Cargojet has placed options for two 300ERMFs and two additional 200LRMFs. Photo - Mammoth Freighters

Mammoth Freighters has signed Canadian operator Cargojet as the launch customer for its 777-freighter conversion programme.

It has signed an initial sales agreement for two 777-200LRMF freighters and Cargojet has placed options for two 777-300ERMFs and two additional 700-200LRMFs.

The initial delivery will be MSN 29742, a 777-200LR which will begin the conversion process in mid-2022. The aircraft was originally operated by Delta until March 2020.

Delivery to Cargojet is expected in the second half of 2023.

Mammoth said it was in a unique position to produce two different products that respond to both high-density and lower-density e-commerce and integrator markets.

Data from Mammoth shows the 777-200LR is an ideal long-haul platform that will have more than 10.5 lbs per cu ft of density and a max structural payload of 233,000 lbs (105,687 kg), or the 777-300ER with 7.7 lbs per cu ft of density and 220,000 lbs (99,790 kg), that hits the sweet spot required by e-commerce and integrator cargo carriers.

Speaking about the certifications to perform modifications for freighter operations, Brian McCarthy, VP marketing and sales, told The Loadstar that Mammoth is using trusted, proven and globally accepted engineering tools and practices that will produce a substantial data set, validated to meet both today and tomorrow’s regulatory standards.

“Although the regulatory authorities globally have been challenged by recent Covid-induced events, we all witnessed a number of certifications and STCs achieved by converters in the past year which gives us great confidence in the certification process,” he added.

Cargojet carries some 25 million pounds of cargo weekly. Preliminary data on weights and capacities on the -200LR shows a max gross payload of 233,000 lb and a total volume of 22,971 cu ft. The metrics are a good indication that Mammoth’s 777-200LRMF freighter will fit well into Cargojet’s fleet profile. Cargojet operates its network with its own fleet of 31 aircraft.

Mammoth is busy setting up for conversion and recently invested in a maintenance and modification facility in the US to support the conversion programme in partnership with GDC Technics, looking to tap into its expertise in engineering and technical services, modifications, electronic systems, R&D and MRO services.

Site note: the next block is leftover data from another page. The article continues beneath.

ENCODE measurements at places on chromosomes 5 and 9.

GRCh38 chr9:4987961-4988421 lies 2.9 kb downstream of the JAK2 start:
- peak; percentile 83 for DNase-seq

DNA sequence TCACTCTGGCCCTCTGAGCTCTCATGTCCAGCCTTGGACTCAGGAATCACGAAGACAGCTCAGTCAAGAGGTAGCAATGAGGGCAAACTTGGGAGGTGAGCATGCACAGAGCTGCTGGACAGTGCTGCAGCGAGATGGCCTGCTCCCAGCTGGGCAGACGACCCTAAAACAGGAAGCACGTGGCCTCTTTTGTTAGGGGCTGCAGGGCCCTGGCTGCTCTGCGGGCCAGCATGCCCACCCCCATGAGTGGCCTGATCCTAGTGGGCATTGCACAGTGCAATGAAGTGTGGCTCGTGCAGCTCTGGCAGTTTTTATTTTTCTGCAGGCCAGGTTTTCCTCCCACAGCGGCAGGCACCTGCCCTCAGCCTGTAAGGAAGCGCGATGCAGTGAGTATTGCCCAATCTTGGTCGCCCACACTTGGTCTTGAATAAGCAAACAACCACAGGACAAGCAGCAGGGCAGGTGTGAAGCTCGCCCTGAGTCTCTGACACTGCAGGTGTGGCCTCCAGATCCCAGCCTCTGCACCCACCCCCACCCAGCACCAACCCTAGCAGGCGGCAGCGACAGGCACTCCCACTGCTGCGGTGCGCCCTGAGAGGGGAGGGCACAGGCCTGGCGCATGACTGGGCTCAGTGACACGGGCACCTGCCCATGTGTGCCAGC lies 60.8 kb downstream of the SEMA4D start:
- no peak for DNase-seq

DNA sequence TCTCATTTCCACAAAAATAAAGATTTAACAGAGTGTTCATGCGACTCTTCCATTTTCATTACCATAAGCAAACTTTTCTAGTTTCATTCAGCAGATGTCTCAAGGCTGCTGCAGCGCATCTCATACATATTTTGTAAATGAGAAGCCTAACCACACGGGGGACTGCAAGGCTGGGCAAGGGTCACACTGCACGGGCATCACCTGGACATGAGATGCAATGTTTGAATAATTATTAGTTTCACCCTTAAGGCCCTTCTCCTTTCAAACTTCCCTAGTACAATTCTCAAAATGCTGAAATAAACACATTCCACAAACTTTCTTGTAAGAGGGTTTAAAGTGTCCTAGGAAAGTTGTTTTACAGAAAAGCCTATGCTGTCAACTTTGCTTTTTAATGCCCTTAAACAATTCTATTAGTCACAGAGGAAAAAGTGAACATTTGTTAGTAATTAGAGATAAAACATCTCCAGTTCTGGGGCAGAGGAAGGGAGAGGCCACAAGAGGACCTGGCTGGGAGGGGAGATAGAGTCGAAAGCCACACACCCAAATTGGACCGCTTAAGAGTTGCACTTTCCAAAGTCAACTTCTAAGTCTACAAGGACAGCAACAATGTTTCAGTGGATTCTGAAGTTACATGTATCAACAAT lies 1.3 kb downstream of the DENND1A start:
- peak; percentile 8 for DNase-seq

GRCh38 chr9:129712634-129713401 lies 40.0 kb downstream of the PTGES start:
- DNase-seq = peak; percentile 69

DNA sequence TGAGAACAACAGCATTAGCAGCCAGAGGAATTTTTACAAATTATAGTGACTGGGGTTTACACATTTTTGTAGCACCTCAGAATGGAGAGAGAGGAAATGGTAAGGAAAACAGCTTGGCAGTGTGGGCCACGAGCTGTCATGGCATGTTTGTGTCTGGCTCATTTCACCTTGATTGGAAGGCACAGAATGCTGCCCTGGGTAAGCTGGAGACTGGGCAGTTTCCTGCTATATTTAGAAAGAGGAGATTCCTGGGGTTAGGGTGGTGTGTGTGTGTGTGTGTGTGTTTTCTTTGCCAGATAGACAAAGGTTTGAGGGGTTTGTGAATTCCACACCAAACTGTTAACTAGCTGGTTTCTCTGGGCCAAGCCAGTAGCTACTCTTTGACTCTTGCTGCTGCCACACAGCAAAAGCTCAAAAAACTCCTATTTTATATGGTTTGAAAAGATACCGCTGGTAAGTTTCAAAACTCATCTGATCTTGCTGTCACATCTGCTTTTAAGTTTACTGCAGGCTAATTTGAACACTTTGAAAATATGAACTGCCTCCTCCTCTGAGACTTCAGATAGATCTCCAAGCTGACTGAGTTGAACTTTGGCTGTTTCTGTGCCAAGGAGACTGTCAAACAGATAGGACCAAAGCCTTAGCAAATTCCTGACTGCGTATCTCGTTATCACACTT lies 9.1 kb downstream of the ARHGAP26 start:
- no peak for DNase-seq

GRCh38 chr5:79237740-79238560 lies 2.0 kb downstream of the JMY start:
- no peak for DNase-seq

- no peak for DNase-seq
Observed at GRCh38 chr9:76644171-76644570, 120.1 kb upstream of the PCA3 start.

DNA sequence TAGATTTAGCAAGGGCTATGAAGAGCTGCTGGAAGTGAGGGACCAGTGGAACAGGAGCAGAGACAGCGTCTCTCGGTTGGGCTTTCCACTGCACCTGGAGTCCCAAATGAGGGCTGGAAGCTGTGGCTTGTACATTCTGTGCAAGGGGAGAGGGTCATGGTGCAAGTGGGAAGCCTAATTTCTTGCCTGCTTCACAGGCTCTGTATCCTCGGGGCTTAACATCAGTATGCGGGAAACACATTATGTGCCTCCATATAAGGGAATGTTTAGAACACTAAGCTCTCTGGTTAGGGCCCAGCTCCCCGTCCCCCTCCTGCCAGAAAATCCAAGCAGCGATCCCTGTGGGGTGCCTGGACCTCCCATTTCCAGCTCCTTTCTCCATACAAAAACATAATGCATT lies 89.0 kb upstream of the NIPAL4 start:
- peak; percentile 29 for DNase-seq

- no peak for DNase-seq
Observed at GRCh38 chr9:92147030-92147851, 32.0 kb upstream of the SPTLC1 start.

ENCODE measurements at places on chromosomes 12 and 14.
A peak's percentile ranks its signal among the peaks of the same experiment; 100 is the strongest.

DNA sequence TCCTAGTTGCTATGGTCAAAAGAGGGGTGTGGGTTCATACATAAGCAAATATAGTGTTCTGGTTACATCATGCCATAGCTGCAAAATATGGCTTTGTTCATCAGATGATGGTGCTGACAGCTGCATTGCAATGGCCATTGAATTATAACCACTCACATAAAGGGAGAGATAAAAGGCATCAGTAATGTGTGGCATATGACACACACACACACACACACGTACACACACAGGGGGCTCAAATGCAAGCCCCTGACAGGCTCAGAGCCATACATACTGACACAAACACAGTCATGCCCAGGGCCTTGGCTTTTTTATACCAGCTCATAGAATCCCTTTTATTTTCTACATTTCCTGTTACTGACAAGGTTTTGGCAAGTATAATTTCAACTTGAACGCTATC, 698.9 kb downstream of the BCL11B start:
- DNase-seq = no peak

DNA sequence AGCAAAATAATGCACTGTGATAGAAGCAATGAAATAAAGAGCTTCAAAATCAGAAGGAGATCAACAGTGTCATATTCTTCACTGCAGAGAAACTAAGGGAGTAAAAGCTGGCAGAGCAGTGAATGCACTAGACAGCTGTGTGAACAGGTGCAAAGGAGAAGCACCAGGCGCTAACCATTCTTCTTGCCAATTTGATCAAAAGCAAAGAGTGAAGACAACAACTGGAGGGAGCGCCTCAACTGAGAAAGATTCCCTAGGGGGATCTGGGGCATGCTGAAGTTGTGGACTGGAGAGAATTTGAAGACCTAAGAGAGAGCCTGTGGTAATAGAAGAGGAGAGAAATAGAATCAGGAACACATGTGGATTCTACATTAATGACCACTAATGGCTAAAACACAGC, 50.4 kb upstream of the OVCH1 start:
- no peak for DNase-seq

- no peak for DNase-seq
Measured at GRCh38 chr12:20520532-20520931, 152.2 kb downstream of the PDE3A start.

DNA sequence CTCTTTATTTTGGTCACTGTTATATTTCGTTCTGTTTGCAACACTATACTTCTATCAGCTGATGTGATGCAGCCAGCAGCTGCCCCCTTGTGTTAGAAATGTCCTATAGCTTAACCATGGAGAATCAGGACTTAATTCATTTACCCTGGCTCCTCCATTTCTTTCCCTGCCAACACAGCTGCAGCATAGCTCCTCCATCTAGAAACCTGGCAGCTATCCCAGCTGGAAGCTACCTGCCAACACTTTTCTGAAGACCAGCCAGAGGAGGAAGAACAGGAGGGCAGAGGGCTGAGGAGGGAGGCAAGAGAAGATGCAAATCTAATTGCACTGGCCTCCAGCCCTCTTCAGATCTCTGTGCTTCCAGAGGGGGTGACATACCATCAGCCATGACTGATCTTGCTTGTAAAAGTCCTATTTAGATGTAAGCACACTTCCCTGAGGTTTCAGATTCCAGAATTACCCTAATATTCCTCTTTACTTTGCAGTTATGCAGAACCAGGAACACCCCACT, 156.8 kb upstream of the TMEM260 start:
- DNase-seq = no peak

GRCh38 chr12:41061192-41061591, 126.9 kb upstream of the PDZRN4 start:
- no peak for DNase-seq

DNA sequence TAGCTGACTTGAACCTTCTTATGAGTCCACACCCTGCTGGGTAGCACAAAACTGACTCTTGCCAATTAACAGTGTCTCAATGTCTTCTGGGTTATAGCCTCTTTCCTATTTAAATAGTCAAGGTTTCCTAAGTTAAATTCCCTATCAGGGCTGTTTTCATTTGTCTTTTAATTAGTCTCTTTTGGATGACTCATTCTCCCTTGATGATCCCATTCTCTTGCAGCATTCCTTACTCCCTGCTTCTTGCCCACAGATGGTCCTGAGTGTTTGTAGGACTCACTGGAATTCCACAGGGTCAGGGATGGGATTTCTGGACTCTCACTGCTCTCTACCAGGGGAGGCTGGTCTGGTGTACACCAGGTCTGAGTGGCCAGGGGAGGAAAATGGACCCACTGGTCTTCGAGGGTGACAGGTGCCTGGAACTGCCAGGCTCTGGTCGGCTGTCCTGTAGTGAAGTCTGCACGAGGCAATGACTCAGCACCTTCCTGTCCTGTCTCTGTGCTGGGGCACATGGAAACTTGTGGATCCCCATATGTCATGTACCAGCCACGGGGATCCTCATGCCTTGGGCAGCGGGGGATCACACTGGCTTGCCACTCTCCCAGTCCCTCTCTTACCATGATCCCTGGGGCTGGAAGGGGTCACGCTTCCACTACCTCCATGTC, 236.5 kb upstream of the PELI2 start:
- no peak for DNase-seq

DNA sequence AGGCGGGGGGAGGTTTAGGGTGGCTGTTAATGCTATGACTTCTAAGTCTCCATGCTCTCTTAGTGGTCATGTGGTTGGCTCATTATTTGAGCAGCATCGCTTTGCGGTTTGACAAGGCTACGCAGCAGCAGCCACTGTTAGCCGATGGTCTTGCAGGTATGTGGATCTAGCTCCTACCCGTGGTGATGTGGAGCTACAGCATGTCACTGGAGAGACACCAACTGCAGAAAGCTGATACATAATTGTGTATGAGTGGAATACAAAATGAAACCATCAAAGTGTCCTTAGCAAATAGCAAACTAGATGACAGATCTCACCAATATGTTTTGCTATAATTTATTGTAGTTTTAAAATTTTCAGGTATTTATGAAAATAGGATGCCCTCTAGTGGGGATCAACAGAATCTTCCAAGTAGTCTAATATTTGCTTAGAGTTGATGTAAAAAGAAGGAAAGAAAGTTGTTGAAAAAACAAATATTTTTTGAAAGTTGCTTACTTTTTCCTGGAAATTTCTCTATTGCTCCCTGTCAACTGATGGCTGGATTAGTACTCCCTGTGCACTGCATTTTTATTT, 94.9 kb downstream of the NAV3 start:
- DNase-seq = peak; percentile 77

Recently, some aircraft have tipped over during loading and unloading, sending the nose into the air, and this is an issue Mammoth is taking seriously.

“For some freighters, aft tipping warning devices and systems are available,” said Mr McCarthy. However, he explained that operators hate using the “pogo stick”, because it is an operational headache.

“Additionally, for weekend charter operators, it usually means that you have to bring your own support tool on the positioning flights.”

Mammoth’s affiliated company, GDC Technics in Texas, has a system called “Weight on Wheels” that monitors and validates the correct loading of the aircraft.

“The new version of this, being certified for the freighter market, will address this with an audible warning system that will alert ground crews for an unsafe condition or a pending unsafe condition.”

Mammoth is banking on a flexible business model; it will offer the option to convert assets already owned by the operator, or acquire or lease ready-to-fly converted freighters from Mammoth’s feedstock.

It will be inducting the first of 10 777-200LRs in Q2 22, with the 777-300ER following the conformity build phase of the -200LR. Mr McCarthy is hopeful of having the first 777-200LR ready to haul cargo by Q3 23, and he added: “Subject to regulatory authority start approval, we hope to be presenting the first -300ER to the launch operator by Q2 24.”

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